Flourished Circa 1279-1213 b.c.e.
King, dynasty 19
Progeny. Ramesses II (the Great) successfully ruled Egypt for sixty-six years in spite of military setbacks. He was the son of Sety I, the previous king, and his wife Queen Tuya. Evidently reacting to the lack of heirs at the end of the previous Dynasty 18 (circa 1539-1295/1292 b.c.e.), Ramesses II began his reign with two principal wives, Nefertary and Isetnefret. Two Hittite princesses also became his wives, one in Year 34 and one about Year 44. Four of Ramesses II’s daughters also held this title. They were among approximately forty daughters and forty-five sons born by various royal women. Many of the sons were buried in the Valley of the Kings (Tomb number KV 5) in an unusual tomb designed for multiple burials. Four of the daughters—Henutmira, Bintanat, Merytamun, and Nebettawy—had decorated tombs in the Valley of the Queens. His thirteenth son, Merneptah. followed Ramesses II on the throne.
Foreign Relations. The earlier part of Ramesses II’s reign included largely unsuccessful wars with the Hittites and more successful wars in Nubia. An initial campaign in Year 4 secured the Palestinian coast for Egypt, but the Battle of Qadesh in the following year (1274 b.c.e.) failed to win the town back for Egypt. The propaganda campaign that followed the battle, however, was a great success. By emphasizing Ramesses II’s personal bravery, the king succeeded in presenting the battle in the best possible light. He reached a wide public through carving scenes of the battle at temples throughout Egypt. Minor campaigns in modern Jordan and Syria occurred in Years 7, 8, and 10. Ramesses II avoided another Qadesh in all of these battles.
Negotiated Peace. A further strain in Ramesses II’s relations with the Hittites occurred in Year 18. Ramesses II gave sanctuary to the former Hittite king Mursili III (Urhi-Teshub), whose uncle Hattusili III had deposed him two years earlier. Though Hattusili III threatened to invade Egypt because Ramesses II helped Mursili III, the Hittite king was unable to execute his threats. The Assyrians attacked the Hittites’ eastern border that same year, giving Hattusili III more important problems to solve. By Year 21, Hattusili III and Ramesses II negotiated a peace treaty that ended hostilities between Egypt and the Hittites.
Frontier Forts. Ramesses II turned his attention to the western border with Libya, the new trouble spot for Egyptian defense. A series of forts kept this frontier quiet through Ramesses II’s reign, though Libyans would be ruling Egypt by Dynasty 21 (circa 1075-945 b.c.e.).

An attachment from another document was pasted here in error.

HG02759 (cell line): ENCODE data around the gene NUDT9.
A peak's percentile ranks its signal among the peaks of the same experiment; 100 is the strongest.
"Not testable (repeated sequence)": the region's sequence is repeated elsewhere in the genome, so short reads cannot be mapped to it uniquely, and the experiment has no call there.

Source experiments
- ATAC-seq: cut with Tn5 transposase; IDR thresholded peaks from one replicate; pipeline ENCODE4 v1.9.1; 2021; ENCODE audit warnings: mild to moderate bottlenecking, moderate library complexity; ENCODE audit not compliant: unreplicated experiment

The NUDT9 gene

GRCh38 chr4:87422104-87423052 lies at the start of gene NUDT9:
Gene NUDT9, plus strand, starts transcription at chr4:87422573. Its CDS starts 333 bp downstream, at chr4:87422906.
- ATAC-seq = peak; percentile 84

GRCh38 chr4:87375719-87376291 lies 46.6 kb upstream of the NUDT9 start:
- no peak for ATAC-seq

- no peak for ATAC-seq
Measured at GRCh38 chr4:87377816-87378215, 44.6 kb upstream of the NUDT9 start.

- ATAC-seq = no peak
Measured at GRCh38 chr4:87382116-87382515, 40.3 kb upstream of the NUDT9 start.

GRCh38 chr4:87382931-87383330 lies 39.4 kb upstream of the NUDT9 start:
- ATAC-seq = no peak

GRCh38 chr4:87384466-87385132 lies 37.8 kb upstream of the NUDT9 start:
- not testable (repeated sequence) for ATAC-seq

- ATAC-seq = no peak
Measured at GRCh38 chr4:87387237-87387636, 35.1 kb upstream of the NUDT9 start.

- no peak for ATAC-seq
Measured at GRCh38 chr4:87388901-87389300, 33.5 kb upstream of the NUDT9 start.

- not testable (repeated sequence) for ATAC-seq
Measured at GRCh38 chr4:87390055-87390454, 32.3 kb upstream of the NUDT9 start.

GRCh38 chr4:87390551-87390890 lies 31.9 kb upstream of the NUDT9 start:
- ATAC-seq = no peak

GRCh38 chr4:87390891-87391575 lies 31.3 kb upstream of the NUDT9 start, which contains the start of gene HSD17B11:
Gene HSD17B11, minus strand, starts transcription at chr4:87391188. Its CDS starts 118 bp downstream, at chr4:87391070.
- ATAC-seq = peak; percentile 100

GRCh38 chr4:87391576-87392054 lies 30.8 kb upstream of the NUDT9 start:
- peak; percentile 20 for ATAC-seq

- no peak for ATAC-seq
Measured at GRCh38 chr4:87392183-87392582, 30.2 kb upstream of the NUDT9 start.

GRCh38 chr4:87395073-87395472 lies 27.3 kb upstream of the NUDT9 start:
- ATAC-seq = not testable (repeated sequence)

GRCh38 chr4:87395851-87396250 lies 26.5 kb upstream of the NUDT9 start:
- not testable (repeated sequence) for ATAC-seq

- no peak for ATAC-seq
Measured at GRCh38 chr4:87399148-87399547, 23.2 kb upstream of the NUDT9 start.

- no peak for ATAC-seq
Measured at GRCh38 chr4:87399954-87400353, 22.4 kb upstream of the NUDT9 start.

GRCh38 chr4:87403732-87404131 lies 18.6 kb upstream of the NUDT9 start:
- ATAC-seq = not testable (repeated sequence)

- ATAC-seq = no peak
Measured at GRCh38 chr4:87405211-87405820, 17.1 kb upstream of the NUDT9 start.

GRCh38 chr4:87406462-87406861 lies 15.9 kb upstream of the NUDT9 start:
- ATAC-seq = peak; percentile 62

Internal Developments. Ramesses II carried out a vast building program, adding monumental rooms at Luxor and Karnak, a new temple at Abydos, and the now famous temple at Abu Simbel. He also built a new capital in the eastern Delta called Pi-Ramesses (the House of Ramesses.) In fact, almost every site in Egypt witnessed new building activity during Ramesses II’s reign. Perhaps he was continuing the temple restoration needed after Akhenaten’s closing of the old temples; or perhaps his long reign followed by a period of relative poverty in Egypt meant that Ramesses II was simply the last king to follow such a large-scale building program. Thus, his buildings remain the last on a site. Whatever the cause, the architecture of Ramesses II’s reign remained the most plentiful from any period in Egyptian history.
Deification. Among the temples that Ramesses II built were chapels dedicated to the king himself as a god. Colossal statues of Ramesses II were erected in front of many temples with cults dedicated to the divine Ramesses II. Chapels in temples depicted Ramesses II making offerings to himself as a god. Ramesses II had deified himself to a much greater extent than previous kings of the New Kingdom (circa 1539-1075 b.c.e.).
Legacy. Ramesses II outlived the first twelve sons he designated as his successor. Merneptah, his fourth son by Isetnefret, followed him on the throne after his death in about 1213 b.c.e. Even though he had lost a major battle with the Hittites at Qadesh, his reign was remembered as one of the greatest in Egyptian history.
Kenneth A. Kitchen, Pharaoh Triumphant: The Life and Times of Ramesses II, King of Egypt (Warminster, U.K.: Aris & Phillips, 1982).
William MacQuitty, Ramesses the Great: Master of the World (New York: Crown, 1978).
Charles L. Nichols, The Library of Rameses the Great (Berkeley, Cal.: Peacock, 1964).
Kent R. Weeks, The Lost Tomb (New York: Morrow, 1998).